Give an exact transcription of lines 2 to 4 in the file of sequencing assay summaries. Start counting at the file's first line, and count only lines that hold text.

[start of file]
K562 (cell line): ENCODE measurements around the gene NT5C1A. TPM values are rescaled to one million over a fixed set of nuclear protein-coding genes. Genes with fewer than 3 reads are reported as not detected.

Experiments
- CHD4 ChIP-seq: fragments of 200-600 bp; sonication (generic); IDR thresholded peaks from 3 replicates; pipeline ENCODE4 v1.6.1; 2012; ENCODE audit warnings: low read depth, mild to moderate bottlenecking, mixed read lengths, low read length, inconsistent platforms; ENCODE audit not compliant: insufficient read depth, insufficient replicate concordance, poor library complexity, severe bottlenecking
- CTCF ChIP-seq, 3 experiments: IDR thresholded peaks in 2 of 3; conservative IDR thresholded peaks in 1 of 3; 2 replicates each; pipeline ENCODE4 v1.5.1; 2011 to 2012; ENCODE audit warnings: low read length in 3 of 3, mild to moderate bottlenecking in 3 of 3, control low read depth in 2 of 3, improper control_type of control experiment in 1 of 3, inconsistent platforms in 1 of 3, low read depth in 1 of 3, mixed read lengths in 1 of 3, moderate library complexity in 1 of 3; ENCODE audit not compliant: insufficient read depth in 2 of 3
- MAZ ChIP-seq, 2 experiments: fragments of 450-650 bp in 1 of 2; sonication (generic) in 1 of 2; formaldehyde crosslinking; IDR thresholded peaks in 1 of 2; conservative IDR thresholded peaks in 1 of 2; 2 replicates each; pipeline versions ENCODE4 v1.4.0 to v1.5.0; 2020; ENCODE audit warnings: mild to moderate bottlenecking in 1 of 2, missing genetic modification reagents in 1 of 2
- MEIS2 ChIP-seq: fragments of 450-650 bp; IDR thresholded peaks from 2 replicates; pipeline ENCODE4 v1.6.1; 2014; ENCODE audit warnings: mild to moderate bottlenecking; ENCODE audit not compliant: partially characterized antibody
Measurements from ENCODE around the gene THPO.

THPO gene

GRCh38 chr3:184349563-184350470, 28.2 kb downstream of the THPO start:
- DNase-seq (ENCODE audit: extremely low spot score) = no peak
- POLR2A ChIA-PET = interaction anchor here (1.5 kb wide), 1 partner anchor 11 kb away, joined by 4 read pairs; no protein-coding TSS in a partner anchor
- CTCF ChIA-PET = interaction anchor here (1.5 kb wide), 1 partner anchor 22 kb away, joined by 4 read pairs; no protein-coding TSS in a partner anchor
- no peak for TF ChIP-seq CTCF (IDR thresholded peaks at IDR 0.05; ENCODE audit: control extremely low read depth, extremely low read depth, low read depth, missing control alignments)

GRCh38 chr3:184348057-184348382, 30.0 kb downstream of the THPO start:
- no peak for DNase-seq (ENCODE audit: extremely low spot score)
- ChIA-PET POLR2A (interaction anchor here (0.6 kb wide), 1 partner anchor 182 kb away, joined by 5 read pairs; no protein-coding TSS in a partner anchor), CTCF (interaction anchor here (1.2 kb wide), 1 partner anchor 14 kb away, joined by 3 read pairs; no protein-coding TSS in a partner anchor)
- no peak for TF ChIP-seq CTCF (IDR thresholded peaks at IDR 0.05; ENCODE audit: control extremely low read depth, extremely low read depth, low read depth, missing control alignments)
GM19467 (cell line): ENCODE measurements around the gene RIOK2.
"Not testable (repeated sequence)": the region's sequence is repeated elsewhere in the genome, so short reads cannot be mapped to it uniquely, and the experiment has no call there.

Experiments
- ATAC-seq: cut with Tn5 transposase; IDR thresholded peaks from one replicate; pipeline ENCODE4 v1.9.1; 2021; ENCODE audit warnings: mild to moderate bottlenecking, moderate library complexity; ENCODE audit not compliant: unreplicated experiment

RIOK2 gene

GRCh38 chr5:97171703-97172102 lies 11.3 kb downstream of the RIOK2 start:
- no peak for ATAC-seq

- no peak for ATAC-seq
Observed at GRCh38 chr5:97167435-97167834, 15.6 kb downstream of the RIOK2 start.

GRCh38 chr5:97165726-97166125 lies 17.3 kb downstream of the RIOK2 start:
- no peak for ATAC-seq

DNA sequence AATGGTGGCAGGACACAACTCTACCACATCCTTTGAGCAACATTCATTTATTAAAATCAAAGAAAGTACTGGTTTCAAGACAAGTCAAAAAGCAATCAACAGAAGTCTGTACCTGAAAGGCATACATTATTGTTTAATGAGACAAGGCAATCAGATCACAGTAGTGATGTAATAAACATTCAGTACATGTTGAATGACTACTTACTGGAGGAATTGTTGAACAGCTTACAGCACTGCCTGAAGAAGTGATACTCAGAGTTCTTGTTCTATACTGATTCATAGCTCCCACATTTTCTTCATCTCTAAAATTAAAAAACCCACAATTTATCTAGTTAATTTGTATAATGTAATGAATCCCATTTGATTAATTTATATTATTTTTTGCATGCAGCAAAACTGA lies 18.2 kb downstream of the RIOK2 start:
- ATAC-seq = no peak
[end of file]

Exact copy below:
Experiments
- CHD4 ChIP-seq: fragments of 200-600 bp; sonication (generic); IDR thresholded peaks from 3 replicates; pipeline ENCODE4 v1.6.1; 2012; ENCODE audit warnings: low read depth, mild to moderate bottlenecking, mixed read lengths, low read length, inconsistent platforms; ENCODE audit not compliant: insufficient read depth, insufficient replicate concordance, poor library complexity, severe bottlenecking
- CTCF ChIP-seq, 3 experiments: IDR thresholded peaks in 2 of 3; conservative IDR thresholded peaks in 1 of 3; 2 replicates each; pipeline ENCODE4 v1.5.1; 2011 to 2012; ENCODE audit warnings: low read length in 3 of 3, mild to moderate bottlenecking in 3 of 3, control low read depth in 2 of 3, improper control_type of control experiment in 1 of 3, inconsistent platforms in 1 of 3, low read depth in 1 of 3, mixed read lengths in 1 of 3, moderate library complexity in 1 of 3; ENCODE audit not compliant: insufficient read depth in 2 of 3